It took Daniel Jenning several decades and 71,000 specimens to identify them.
By Joel Crabtree Photographed by Michael D. Wilson
Like many Maine basements, Daniel Jennings’s was full of spiders. But rather than hanging from rafters and hiding in corners, his spiders were neatly organized in boxes stacked on shelves, suspended in vials of alcohol. As a longtime research scientist with the U.S. Forest Service, Jennings had studied the spruce budworm and the Nantucket pine tip moth and the large aspen tortrix, but spiders were his first love. He started collecting them when he was 5 years old, while growing up in New Mexico, and he kept right on collecting after work brought him to the Penobscot Experimental Forest, in Bradley and Eddington, in the 1970s.
At the time, just one other researcher had produced an in-depth accounting of Maine spiders, focused only on Mount Desert Island. The resulting list, published in 1946, included 154 species. In 1986, Jennings went on a spider-collecting expedition to Katahdin. He found 145 species on that mountain alone, while estimating that at least 100 more likely remained undiscovered there. He also widened the search, seeking out as many spiders as possible from all 16 counties, setting traps, picking through foliage, and simply scanning the landscape. Friends and family dropped off spiders they found in their homes or while out and about. Many of the spiders lived in forests and blueberry barrens but also in potato fields and bogs and on beaches. And Jennings gathered older specimens from other researchers in government and academia too.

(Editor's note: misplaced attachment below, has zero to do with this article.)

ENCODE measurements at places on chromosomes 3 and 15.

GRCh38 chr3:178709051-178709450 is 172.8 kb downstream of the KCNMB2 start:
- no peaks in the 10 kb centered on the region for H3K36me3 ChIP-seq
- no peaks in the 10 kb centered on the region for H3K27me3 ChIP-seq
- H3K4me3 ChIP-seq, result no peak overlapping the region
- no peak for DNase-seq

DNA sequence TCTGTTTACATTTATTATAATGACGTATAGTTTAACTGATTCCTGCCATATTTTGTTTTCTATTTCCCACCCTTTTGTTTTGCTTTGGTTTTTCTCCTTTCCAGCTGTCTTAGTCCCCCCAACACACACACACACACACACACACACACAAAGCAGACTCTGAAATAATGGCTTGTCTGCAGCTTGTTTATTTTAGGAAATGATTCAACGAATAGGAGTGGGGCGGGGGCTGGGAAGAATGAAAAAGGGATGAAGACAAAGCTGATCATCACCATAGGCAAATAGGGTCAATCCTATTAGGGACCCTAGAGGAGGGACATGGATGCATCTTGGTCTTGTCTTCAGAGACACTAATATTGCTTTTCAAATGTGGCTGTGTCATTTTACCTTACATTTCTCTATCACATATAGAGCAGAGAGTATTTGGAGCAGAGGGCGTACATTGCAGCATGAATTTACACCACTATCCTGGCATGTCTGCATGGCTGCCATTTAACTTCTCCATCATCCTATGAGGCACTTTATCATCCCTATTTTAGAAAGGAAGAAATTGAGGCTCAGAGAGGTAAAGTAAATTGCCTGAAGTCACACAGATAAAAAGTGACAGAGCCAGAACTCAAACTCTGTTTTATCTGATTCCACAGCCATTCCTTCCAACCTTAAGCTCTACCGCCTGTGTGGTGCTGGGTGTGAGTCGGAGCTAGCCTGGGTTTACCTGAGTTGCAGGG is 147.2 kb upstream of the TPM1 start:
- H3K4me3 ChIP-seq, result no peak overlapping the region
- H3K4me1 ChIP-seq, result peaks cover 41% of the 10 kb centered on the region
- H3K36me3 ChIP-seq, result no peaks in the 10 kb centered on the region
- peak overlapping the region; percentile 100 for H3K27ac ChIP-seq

In all, Jennings sorted through 71,000 individual specimens — orb weavers, fishing spiders, crab spiders, jumpers, and many more. He died last summer, at age 85, just days before the Maine Forest Service published “A Checklist of Maine Spiders,” co-authored by Donahue, the culmination of his life’s obsession with spiders. In all, Jennings identified a staggering 677 species, a total that he again noted was certainly incomplete.
The checklist is a bare-bones document, a little bit of summary and a 35-page running inventory of species organized by family, but Donahue says it will, over time, tell a lot about the condition of Maine’s environment. Already, the list notes more than a dozen non-native species that have established themselves in the state, and the comings and goings of spider species, finely attuned as they are to temperature, latitude, altitude, plant hosts, and much more, can serve as an important marker to scientists tracking the ecological impacts of climate change. “There’s a lot of information you can draw once you know what was here, and how that relates to other times and places,” Donahue says. And there’s much more Maine spider research to be done, she adds, if people like Jennings put in the effort: “You can’t put a budget together and have anybody fund this kind of work — this is something that is only done by people who are passionate.”